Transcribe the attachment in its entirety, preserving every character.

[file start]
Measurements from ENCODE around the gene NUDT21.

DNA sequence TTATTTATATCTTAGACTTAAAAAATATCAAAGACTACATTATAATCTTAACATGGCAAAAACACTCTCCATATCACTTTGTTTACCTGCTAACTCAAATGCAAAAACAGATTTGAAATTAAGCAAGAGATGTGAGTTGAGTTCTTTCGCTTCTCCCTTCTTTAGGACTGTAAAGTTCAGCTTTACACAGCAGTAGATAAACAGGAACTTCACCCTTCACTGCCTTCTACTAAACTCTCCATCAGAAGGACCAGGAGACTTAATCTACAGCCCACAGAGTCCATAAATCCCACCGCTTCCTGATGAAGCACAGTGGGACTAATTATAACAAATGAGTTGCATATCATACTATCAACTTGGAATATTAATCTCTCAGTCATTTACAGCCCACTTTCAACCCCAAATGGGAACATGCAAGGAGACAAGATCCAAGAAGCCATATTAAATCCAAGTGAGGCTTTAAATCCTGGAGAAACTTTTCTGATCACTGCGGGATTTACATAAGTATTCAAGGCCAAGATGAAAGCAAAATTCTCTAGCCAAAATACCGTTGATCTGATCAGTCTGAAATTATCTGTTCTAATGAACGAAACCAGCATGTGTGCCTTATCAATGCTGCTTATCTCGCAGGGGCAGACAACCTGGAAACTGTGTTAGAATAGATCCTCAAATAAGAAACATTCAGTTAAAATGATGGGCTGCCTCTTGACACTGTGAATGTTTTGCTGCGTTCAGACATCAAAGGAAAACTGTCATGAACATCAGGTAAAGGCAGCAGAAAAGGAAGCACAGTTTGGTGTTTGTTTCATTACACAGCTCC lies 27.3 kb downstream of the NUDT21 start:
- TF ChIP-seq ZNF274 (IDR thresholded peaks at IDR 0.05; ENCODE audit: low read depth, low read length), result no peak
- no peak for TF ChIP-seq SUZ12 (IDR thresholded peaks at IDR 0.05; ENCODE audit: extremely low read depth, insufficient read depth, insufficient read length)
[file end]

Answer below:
Measurements from ENCODE around the gene NUDT21.

DNA sequence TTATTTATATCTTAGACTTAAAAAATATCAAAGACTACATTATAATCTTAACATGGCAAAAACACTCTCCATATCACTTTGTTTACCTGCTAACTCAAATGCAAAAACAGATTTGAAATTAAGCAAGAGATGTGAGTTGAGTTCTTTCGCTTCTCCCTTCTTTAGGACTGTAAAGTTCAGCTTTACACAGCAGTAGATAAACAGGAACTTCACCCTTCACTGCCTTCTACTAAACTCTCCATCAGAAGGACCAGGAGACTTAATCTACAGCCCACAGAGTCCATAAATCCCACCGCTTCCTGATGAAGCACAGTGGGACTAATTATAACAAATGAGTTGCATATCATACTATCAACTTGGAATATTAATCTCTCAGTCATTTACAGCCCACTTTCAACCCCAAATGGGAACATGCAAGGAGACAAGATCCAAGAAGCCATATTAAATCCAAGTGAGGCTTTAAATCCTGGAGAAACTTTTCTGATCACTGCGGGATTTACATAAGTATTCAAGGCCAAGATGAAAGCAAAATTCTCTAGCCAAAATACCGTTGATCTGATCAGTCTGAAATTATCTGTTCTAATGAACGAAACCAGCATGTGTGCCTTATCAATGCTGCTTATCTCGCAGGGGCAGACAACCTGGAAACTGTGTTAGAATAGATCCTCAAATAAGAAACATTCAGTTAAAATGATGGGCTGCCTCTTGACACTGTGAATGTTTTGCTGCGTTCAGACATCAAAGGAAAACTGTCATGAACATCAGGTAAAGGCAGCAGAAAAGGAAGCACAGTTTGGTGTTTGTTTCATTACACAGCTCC lies 27.3 kb downstream of the NUDT21 start:
- TF ChIP-seq ZNF274 (IDR thresholded peaks at IDR 0.05; ENCODE audit: low read depth, low read length), result no peak
- no peak for TF ChIP-seq SUZ12 (IDR thresholded peaks at IDR 0.05; ENCODE audit: extremely low read depth, insufficient read depth, insufficient read length)